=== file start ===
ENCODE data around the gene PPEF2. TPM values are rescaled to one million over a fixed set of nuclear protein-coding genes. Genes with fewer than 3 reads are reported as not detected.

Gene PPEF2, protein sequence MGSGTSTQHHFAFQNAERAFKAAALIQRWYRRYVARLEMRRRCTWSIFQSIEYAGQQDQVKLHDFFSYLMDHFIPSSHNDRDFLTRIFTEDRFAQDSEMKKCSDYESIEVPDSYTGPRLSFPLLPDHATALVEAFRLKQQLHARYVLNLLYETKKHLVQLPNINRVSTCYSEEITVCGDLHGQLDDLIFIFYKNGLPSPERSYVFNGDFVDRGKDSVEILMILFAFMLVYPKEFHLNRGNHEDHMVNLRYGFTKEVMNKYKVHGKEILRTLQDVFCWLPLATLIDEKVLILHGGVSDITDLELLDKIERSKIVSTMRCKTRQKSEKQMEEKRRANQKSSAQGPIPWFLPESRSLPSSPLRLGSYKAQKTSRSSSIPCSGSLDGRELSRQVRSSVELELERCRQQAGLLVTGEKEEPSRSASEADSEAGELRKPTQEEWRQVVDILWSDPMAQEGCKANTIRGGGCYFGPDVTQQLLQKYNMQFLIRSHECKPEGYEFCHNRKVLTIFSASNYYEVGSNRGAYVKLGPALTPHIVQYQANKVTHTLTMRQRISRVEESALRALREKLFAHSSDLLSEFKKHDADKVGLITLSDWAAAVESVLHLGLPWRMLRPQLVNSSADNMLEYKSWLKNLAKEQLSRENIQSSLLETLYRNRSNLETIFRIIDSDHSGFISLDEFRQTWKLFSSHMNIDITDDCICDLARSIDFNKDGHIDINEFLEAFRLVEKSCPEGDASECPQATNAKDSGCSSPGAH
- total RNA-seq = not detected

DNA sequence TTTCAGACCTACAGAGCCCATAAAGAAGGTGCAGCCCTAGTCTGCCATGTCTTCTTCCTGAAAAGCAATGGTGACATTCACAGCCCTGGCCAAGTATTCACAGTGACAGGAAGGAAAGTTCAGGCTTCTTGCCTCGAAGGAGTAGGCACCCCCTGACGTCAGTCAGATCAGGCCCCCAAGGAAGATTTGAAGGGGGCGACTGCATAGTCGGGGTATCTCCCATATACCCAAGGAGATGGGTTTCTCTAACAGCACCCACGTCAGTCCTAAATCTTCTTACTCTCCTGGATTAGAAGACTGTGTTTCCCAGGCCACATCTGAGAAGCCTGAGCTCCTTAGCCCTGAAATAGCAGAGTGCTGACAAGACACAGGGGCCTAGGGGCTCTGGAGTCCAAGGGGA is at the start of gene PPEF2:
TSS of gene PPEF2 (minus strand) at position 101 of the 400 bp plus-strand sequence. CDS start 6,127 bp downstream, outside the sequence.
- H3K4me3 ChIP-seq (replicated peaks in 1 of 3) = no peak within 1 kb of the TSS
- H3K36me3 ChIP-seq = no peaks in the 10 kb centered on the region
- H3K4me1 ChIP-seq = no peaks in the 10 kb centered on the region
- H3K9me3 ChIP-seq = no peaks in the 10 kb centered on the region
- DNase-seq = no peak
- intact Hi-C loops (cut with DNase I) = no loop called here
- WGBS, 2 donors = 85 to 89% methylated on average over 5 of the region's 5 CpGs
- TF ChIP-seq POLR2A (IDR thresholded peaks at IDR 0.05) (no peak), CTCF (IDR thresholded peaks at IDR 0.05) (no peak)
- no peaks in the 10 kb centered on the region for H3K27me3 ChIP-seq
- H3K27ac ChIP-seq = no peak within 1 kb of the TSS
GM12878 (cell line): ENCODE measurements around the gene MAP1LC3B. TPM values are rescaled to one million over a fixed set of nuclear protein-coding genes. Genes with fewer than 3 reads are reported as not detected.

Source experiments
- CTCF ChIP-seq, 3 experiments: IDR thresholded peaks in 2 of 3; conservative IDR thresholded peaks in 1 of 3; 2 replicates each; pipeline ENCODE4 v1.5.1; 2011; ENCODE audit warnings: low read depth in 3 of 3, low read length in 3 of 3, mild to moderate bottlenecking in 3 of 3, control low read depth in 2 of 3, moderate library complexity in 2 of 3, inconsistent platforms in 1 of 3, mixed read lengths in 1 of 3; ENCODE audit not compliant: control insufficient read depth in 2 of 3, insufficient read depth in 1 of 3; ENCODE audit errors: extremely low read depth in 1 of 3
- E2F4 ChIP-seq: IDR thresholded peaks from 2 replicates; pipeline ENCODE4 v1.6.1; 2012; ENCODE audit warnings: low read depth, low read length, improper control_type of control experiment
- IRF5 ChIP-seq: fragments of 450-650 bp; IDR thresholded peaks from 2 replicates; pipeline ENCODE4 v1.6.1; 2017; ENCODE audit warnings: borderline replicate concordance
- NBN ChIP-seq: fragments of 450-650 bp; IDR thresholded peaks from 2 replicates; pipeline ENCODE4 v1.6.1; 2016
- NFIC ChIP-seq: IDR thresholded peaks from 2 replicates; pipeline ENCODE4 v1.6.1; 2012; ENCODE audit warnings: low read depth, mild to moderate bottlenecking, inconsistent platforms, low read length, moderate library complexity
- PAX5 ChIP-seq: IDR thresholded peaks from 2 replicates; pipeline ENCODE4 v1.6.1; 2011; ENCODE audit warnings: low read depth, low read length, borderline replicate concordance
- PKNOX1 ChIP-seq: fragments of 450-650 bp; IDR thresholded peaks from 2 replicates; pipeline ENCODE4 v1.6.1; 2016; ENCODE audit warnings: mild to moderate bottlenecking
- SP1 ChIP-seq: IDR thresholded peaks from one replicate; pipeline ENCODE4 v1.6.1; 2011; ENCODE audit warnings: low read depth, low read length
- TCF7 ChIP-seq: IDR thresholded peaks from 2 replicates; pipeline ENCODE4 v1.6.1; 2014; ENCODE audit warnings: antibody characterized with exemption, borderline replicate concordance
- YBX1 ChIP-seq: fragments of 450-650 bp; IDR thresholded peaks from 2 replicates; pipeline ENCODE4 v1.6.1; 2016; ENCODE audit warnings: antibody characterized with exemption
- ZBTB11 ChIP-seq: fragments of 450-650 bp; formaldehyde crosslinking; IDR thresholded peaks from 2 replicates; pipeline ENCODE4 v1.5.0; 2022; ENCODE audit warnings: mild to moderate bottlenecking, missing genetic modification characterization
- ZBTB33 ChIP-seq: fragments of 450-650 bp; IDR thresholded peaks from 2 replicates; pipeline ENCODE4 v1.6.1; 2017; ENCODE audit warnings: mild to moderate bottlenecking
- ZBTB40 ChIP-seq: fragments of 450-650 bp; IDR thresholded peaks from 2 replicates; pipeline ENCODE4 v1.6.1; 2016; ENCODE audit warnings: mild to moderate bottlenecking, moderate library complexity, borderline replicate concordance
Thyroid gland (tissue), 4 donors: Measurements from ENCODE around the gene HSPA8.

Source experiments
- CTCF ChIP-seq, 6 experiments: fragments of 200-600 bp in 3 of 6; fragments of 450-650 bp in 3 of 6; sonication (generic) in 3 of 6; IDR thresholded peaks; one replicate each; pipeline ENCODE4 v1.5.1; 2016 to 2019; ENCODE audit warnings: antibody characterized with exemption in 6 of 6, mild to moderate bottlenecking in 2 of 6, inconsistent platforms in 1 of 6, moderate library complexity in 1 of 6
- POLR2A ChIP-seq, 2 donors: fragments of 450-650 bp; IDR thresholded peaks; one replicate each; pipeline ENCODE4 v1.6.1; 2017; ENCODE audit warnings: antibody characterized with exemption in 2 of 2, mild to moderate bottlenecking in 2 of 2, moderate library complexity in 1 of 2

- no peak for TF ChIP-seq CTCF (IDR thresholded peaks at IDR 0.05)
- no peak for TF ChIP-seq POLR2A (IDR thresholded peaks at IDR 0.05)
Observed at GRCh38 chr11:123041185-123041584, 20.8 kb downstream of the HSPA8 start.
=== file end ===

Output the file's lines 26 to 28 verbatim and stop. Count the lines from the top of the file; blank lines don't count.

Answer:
- TCF7 ChIP-seq: IDR thresholded peaks from 2 replicates; pipeline ENCODE4 v1.6.1; 2014; ENCODE audit warnings: antibody characterized with exemption, borderline replicate concordance
- YBX1 ChIP-seq: fragments of 450-650 bp; IDR thresholded peaks from 2 replicates; pipeline ENCODE4 v1.6.1; 2016; ENCODE audit warnings: antibody characterized with exemption
- ZBTB11 ChIP-seq: fragments of 450-650 bp; formaldehyde crosslinking; IDR thresholded peaks from 2 replicates; pipeline ENCODE4 v1.5.0; 2022; ENCODE audit warnings: mild to moderate bottlenecking, missing genetic modification characterization